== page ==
Carbon monoxide is a silent, odorless killer, but even during winter heating season, it’s possible to stay safe.
This dangerous gas is produced when fuels burn incompletely.
This can happen in furnaces, both gas- and wood-burning fireplaces, space heaters and vehicles that burn fossil fuel. It’s also possible in water heaters, gas clothes dryers and stoves, as well as other equipment, including grills, generators and power tools.
The Nebraska Regional Poison Center offers some tips on staying safe, recognizing carbon monoxide (CO) poisoning and treating a person who has been poisoned with the gas:
- Start by installing carbon monoxide detectors on every level of your home. Replace batteries every six months.
- Have all fuel-burning appliances inspected regularly. Ventilate fuel- and gas-burning heaters to the outside.
- Do not use a gas range or an oven to heat a room. Never use a charcoal grill or hibachi inside, the center advises.
- Run generators at a safe distance from the home. Don’t run them next to a window or a door, which can be dangerous.
- Avoid sitting in a car with the engine running if deep snow or mud is blocking the exhaust pipe. Never leave a car running in an attached garage, even with the garage door open. Have your vehicle’s muffler and tailpipes checked regularly.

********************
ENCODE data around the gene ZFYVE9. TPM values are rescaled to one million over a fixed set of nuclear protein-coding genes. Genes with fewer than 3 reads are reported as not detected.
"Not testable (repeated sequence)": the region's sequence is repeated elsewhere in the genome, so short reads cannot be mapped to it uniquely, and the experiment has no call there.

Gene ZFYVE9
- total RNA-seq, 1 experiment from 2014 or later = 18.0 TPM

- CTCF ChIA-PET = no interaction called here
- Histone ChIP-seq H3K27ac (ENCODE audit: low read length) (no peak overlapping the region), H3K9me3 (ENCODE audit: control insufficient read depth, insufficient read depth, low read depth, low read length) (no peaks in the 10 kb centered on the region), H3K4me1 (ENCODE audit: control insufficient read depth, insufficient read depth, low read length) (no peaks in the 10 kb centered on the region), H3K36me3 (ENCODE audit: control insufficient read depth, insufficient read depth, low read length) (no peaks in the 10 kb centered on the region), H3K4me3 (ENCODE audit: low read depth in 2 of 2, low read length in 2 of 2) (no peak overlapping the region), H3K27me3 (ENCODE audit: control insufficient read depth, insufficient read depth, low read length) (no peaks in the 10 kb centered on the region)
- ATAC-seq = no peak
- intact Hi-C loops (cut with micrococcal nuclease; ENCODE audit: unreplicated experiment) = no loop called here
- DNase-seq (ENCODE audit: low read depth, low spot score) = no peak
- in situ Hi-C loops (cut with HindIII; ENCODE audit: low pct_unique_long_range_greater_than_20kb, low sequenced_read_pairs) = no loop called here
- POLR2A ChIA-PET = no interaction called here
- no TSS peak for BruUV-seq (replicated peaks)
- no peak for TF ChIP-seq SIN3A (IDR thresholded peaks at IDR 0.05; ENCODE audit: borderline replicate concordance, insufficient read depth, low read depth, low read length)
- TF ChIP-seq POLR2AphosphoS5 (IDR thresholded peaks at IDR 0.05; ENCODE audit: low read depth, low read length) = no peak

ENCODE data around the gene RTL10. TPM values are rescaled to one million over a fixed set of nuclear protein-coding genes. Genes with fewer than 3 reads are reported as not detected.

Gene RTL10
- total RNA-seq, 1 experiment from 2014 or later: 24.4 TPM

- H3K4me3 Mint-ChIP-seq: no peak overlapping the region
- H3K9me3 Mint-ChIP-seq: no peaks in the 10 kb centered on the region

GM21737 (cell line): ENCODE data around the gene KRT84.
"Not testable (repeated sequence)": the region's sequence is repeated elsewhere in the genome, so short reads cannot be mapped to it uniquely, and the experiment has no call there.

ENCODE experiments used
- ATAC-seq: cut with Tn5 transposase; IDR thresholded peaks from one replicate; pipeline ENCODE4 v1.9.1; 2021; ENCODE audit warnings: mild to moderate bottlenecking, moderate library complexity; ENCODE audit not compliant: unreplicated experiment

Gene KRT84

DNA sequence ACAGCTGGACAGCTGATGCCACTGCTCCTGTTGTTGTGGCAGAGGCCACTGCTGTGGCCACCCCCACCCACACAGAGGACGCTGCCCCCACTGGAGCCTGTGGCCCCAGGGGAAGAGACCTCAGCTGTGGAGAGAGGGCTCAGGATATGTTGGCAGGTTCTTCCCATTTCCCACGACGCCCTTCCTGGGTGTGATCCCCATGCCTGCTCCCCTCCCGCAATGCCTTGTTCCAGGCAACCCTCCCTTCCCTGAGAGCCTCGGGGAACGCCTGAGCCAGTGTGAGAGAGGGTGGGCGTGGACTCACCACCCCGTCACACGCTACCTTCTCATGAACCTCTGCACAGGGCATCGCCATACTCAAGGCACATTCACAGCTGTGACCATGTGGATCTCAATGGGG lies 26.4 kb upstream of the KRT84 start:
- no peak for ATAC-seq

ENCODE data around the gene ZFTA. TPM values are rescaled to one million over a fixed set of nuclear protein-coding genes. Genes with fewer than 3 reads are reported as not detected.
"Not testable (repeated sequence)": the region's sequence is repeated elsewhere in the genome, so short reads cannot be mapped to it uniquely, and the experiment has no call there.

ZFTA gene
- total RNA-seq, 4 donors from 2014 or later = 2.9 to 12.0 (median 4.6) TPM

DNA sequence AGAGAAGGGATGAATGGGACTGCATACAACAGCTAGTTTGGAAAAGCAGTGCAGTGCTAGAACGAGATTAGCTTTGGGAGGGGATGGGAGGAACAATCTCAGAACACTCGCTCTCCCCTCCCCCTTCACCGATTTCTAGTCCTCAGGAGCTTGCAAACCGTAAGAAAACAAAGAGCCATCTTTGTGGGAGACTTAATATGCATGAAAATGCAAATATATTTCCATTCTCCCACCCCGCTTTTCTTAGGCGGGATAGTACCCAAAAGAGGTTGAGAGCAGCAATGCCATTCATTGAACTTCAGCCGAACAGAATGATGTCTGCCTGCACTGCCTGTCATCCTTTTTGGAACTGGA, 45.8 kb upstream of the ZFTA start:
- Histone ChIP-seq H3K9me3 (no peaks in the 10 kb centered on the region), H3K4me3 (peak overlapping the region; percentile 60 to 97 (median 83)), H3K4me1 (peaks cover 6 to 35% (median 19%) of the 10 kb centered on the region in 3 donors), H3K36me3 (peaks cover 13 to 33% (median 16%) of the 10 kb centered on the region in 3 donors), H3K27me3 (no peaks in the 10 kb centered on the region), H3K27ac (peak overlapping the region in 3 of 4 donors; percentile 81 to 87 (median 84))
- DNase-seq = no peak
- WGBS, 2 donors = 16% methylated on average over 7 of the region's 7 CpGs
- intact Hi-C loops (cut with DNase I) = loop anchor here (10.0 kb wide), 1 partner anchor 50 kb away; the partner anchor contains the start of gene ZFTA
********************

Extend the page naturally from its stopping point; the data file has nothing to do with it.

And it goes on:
- CO poisoning can be mistaken for flu. Symptoms include headache, nausea, vomiting, dizziness, drowsiness, confusion and potentially loss of consciousness.
More than 400 Americans die each year from CO poisoning, according to the U.S. Centers for Disease Control and Prevention. About 50,000 people end up in U.S. emergency rooms because of the gas. Death rates are highest in those aged 65 and older.
The U.S. Consumer Product Safety Commission has more on carbon monoxide safety.
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